Just hours before the Turkish president's planned visit to Moscow, a senior German diplomat urged Ankara to respect international law as it deals with those responsible for last month's failed coup.
"It is essential that these criminal investigations are in accordance with international norms," Germany's Secretary of State for Foreign Affairs, Markus Ederer told reporters on Tuesday.
This refrain has become familiar since the 15 July attempted putsch, much to the dismay of many Turks, who feel the West is more concerned about the rights of coup plotters than the survival of democracy in their country.
"Europe doesn't care about Turkey," Binnaz Toprak, a teacher and former MP of the Republican People's Party (CHP) told RFI.
This sentiment, she says, has been building for a while.
"You just have to look at how Turkey's adhesion to the EU has been drawn out. They kept coming up with hurdles--referendums that never came--no other country has been treated in this way. So, whereas support for the EU was 75 percent in the early 2000s, now it has really gone down to just 30 percent," she says.
That number is likely to descend even further following what is seen as the European Union's lukewarm condemnations of the failed coup.
"I think their reaction to the coup must be seen against this backdrop of already dwindling support for Europe," Toprak added.
In contrast, Russia has tactfully avoided outright criticism of Turkey's post-coup purges, which have seen over 60,000 people from the military and civil service dismissed. Instead, it has "supported democracy", in the words of Deputy Prime Minister Arkady Dvorkovich.
Economic ties to be revived
Even before the coup Turkey penned a letter of sympathy to Moscow for shooting down one of its fighter jets last November and Moscow's gave thawing relations a further boost.
Within days, officials from both countries had begun talks to roll back sanctions Russia imposed on Turkey following the incident.
"I think there are two objectives to this visit," reckons Marc Pierini, a visiting scholar at Carnegie Europe. "Firstly, to patch up with Russia after the downed fighter jet, which hurt Turkey economically. Ankara needs the construction contracts in Russia, the exports, the Russian tourists, [...] they need to resume work on the TurkStream, the pipeline [...] so only for economic reasons, it's important for Turkey to resume normal relations with Russia, but of course there will be a price : the price for Turkey is to accept that the Russian policy in Syria is the predominant one."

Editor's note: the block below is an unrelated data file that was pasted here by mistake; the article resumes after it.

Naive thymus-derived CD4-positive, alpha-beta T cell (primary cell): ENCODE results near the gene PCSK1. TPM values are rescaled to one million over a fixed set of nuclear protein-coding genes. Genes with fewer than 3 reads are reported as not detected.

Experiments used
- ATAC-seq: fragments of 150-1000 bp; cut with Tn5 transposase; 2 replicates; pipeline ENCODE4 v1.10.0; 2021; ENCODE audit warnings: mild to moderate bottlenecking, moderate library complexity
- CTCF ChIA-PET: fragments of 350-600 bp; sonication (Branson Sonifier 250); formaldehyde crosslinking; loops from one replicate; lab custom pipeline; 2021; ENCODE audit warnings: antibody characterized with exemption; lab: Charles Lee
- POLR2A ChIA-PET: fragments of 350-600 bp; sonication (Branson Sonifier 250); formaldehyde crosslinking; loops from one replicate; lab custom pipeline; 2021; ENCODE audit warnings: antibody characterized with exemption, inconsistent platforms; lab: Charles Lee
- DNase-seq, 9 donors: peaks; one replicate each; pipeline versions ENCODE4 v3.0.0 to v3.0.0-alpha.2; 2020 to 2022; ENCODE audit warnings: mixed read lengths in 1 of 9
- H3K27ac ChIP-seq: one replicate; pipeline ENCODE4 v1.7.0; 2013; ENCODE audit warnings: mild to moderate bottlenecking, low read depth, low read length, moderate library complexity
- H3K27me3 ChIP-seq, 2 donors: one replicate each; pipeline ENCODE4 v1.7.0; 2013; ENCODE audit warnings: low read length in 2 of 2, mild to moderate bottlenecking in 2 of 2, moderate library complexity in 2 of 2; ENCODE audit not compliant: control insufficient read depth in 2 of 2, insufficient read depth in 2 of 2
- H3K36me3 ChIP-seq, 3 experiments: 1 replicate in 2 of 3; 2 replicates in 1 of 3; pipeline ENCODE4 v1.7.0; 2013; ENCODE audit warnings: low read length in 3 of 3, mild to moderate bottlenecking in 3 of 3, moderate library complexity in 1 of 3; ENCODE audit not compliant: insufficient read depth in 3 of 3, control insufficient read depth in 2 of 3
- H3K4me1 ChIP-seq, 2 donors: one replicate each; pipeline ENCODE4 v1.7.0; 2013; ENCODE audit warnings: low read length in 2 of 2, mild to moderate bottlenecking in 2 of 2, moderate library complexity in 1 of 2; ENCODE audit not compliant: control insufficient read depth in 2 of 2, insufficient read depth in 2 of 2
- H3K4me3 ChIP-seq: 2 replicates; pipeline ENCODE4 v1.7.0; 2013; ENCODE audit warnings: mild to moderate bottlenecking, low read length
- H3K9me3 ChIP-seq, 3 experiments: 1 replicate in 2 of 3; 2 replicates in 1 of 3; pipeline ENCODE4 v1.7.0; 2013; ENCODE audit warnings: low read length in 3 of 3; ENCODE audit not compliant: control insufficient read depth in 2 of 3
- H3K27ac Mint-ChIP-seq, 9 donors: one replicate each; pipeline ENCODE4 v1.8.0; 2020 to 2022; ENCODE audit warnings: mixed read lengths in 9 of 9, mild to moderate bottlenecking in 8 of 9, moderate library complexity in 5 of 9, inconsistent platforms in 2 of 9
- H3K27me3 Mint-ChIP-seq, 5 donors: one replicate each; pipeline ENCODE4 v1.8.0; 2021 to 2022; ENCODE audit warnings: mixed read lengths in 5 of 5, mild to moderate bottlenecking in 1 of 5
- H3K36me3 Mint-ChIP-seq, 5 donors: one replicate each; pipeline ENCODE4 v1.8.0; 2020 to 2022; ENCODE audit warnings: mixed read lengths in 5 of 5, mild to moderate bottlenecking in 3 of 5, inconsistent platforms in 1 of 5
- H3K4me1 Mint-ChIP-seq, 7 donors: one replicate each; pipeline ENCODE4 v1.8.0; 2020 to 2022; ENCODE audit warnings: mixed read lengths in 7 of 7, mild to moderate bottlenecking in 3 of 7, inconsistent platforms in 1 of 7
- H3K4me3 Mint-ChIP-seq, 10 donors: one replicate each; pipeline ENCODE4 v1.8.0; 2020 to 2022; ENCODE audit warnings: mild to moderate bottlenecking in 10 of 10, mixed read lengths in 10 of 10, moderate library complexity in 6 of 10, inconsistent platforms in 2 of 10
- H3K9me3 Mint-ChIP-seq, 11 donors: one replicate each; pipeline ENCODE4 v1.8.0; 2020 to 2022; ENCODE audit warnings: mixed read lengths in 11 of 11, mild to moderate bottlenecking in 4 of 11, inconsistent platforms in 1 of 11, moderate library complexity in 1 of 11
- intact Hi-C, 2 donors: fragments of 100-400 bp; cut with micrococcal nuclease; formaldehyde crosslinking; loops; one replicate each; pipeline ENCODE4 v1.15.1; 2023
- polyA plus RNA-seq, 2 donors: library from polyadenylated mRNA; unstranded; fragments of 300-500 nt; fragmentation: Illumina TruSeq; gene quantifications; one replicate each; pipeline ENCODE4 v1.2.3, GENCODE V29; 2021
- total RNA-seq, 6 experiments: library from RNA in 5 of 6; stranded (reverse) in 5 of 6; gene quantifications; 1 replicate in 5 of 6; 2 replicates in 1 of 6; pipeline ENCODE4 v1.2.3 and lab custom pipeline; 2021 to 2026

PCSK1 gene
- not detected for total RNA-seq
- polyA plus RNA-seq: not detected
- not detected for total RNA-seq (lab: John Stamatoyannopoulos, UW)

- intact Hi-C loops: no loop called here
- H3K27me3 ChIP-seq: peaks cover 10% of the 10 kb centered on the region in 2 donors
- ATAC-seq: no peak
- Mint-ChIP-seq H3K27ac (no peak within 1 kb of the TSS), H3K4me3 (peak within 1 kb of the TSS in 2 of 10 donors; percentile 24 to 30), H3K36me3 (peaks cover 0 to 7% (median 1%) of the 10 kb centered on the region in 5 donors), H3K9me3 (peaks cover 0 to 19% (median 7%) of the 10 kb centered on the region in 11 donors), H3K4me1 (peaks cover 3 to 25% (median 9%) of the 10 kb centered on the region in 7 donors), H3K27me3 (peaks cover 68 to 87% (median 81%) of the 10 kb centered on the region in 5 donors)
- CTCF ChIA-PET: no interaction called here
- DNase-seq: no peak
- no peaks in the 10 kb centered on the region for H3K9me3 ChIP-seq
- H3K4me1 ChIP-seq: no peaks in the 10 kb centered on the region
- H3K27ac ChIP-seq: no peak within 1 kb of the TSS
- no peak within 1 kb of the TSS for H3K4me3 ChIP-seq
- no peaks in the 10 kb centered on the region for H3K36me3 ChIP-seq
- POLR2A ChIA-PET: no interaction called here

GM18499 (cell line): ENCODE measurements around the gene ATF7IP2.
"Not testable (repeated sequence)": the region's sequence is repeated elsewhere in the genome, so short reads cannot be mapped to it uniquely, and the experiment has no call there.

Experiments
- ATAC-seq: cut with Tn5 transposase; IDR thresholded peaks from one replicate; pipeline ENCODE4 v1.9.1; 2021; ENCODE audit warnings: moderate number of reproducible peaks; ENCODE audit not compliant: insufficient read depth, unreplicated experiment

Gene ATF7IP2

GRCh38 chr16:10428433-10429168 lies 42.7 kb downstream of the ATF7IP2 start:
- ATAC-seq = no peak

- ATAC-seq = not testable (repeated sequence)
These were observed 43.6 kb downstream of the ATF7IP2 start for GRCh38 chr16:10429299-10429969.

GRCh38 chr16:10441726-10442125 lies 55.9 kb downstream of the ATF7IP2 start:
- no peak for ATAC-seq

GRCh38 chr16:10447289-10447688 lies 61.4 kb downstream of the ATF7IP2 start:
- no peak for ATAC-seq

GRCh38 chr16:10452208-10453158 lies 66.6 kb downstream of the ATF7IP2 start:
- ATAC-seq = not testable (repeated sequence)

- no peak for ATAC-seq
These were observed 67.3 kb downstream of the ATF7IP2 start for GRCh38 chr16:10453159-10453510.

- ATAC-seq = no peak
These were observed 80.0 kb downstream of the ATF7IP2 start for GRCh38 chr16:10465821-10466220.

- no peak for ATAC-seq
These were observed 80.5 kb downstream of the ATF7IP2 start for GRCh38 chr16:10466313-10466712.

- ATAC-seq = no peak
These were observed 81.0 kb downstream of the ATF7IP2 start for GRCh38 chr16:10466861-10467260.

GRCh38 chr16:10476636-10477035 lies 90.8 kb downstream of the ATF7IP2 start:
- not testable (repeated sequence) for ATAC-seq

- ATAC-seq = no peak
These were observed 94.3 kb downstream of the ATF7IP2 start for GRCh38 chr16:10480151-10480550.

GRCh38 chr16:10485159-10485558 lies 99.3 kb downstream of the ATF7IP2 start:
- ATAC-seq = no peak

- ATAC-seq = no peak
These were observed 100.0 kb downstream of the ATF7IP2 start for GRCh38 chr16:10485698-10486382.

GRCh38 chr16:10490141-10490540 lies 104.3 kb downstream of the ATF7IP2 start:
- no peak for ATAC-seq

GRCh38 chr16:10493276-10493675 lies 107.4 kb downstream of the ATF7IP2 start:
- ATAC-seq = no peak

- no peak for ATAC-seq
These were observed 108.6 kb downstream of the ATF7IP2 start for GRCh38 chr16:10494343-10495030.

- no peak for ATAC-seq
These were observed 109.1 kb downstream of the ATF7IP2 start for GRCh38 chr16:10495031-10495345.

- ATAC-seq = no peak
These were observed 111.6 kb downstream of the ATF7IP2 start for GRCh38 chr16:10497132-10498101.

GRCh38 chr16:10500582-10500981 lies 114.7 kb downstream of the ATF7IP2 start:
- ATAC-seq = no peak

Differences over Syria
That policy could mean softening Turkey's stance towards its sworn enemy, Syrian President Bachar al-Assad, whom Russia supports.
The other thorny issue is the role of Syrian Kurdish fighters.
Turks consider them to be allies of the outlawed Kurdistan Worker's Party, the PKK, while the West and Russia consider the Syrian Kurds to be the best fighters against the Islamic State armed group.
"Turkey and Russia are supporting different sides in Syria, therefore it's not possible for Turkey to leave the Western alliance and forge a new alliance with Russia," says Behlul Ozkan, a professor at Marmara University in Istanbul.
"Turkey is basically trying to counter the Western, US and European hegemony, and basically trying to tell the West, 'Look I have other friends in the region such as Russia'."
But Turkey's economy remains heavily dependent on the West, with trade with its European and Western partners well over 40 percent.
"The Russian economy is not in a good situation right now because of the drop in oil prices and so there's no way for Russia to support the Turkish economy if Turkey decides to depart from the West," says Ozkan.
Turkey is merely flexing its diplomatic muscles and its bark is worse than its bite, he argues.